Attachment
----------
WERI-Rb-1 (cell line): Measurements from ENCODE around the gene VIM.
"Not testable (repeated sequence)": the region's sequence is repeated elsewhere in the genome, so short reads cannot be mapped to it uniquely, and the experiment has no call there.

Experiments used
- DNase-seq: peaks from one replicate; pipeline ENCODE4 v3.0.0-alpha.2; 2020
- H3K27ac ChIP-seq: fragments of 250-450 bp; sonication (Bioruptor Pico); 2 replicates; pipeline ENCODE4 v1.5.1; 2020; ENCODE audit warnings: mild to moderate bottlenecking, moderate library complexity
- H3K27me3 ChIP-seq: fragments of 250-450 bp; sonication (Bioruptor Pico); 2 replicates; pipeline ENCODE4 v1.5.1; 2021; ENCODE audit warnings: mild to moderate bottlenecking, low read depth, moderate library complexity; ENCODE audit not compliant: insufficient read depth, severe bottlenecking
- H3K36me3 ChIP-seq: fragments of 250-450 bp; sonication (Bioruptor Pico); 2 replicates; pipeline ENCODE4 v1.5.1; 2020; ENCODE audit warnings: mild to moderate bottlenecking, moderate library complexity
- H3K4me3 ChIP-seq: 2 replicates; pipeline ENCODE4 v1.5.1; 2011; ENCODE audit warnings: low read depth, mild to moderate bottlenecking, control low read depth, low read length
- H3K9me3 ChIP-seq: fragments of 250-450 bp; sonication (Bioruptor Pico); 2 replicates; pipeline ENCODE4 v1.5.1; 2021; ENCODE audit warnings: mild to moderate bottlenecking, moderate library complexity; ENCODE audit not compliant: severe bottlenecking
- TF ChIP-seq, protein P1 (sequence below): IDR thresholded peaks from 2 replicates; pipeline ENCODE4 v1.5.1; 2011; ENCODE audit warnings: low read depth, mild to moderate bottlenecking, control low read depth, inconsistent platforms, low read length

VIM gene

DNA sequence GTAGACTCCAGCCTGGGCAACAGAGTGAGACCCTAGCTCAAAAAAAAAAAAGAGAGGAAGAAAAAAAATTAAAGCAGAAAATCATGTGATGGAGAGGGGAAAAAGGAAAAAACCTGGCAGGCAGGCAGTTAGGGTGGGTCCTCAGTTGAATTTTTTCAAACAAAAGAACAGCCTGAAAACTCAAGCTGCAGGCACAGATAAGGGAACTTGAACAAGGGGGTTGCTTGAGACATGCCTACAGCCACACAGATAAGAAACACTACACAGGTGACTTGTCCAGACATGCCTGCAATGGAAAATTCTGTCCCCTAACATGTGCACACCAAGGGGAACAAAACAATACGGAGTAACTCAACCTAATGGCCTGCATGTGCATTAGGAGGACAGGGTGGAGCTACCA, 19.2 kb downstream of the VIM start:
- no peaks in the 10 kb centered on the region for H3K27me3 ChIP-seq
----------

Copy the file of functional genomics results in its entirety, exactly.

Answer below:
WERI-Rb-1 (cell line): Measurements from ENCODE around the gene VIM.
"Not testable (repeated sequence)": the region's sequence is repeated elsewhere in the genome, so short reads cannot be mapped to it uniquely, and the experiment has no call there.

Experiments used
- DNase-seq: peaks from one replicate; pipeline ENCODE4 v3.0.0-alpha.2; 2020
- H3K27ac ChIP-seq: fragments of 250-450 bp; sonication (Bioruptor Pico); 2 replicates; pipeline ENCODE4 v1.5.1; 2020; ENCODE audit warnings: mild to moderate bottlenecking, moderate library complexity
- H3K27me3 ChIP-seq: fragments of 250-450 bp; sonication (Bioruptor Pico); 2 replicates; pipeline ENCODE4 v1.5.1; 2021; ENCODE audit warnings: mild to moderate bottlenecking, low read depth, moderate library complexity; ENCODE audit not compliant: insufficient read depth, severe bottlenecking
- H3K36me3 ChIP-seq: fragments of 250-450 bp; sonication (Bioruptor Pico); 2 replicates; pipeline ENCODE4 v1.5.1; 2020; ENCODE audit warnings: mild to moderate bottlenecking, moderate library complexity
- H3K4me3 ChIP-seq: 2 replicates; pipeline ENCODE4 v1.5.1; 2011; ENCODE audit warnings: low read depth, mild to moderate bottlenecking, control low read depth, low read length
- H3K9me3 ChIP-seq: fragments of 250-450 bp; sonication (Bioruptor Pico); 2 replicates; pipeline ENCODE4 v1.5.1; 2021; ENCODE audit warnings: mild to moderate bottlenecking, moderate library complexity; ENCODE audit not compliant: severe bottlenecking
- TF ChIP-seq, protein P1 (sequence below): IDR thresholded peaks from 2 replicates; pipeline ENCODE4 v1.5.1; 2011; ENCODE audit warnings: low read depth, mild to moderate bottlenecking, control low read depth, inconsistent platforms, low read length

VIM gene

DNA sequence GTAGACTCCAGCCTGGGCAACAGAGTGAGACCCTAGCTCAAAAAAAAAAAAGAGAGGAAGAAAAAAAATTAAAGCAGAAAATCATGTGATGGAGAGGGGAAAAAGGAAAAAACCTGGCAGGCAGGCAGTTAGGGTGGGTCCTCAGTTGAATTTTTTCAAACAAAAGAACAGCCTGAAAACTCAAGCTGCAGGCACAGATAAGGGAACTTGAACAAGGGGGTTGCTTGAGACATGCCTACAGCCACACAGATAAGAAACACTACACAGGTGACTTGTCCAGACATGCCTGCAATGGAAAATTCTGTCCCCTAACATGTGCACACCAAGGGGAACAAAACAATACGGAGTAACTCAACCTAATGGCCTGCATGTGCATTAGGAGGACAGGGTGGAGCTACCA, 19.2 kb downstream of the VIM start:
- no peaks in the 10 kb centered on the region for H3K27me3 ChIP-seq